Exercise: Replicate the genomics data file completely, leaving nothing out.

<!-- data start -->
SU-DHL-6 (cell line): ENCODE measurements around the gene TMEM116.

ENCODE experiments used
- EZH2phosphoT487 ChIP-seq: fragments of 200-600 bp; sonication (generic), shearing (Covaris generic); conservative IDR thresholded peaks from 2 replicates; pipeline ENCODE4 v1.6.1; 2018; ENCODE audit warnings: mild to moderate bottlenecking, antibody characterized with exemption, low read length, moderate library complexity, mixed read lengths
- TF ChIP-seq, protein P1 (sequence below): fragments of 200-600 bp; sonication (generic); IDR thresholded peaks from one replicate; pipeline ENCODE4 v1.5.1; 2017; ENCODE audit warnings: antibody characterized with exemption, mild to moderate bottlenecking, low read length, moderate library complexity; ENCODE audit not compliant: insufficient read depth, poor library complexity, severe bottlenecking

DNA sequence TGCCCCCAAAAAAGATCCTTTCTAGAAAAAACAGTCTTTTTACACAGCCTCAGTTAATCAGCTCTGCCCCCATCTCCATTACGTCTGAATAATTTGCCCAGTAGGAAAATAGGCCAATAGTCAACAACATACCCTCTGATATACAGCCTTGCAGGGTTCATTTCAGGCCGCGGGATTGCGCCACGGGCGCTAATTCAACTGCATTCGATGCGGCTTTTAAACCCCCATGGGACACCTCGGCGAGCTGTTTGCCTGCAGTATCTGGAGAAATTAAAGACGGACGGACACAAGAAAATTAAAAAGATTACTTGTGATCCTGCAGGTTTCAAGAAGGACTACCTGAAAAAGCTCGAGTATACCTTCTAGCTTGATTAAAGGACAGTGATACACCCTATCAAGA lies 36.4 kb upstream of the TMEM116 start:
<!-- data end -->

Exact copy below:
SU-DHL-6 (cell line): ENCODE measurements around the gene TMEM116.

ENCODE experiments used
- EZH2phosphoT487 ChIP-seq: fragments of 200-600 bp; sonication (generic), shearing (Covaris generic); conservative IDR thresholded peaks from 2 replicates; pipeline ENCODE4 v1.6.1; 2018; ENCODE audit warnings: mild to moderate bottlenecking, antibody characterized with exemption, low read length, moderate library complexity, mixed read lengths
- TF ChIP-seq, protein P1 (sequence below): fragments of 200-600 bp; sonication (generic); IDR thresholded peaks from one replicate; pipeline ENCODE4 v1.5.1; 2017; ENCODE audit warnings: antibody characterized with exemption, mild to moderate bottlenecking, low read length, moderate library complexity; ENCODE audit not compliant: insufficient read depth, poor library complexity, severe bottlenecking

DNA sequence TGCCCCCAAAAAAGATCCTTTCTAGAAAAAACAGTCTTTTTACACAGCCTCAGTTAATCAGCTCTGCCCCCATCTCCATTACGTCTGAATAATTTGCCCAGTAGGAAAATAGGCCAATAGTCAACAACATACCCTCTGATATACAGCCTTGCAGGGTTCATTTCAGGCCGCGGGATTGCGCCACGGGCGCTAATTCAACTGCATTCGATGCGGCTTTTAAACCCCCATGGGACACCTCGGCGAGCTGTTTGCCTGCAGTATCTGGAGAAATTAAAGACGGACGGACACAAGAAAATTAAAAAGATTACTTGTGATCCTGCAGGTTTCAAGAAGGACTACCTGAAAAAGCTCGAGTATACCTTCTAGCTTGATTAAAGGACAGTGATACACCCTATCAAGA lies 36.4 kb upstream of the TMEM116 start: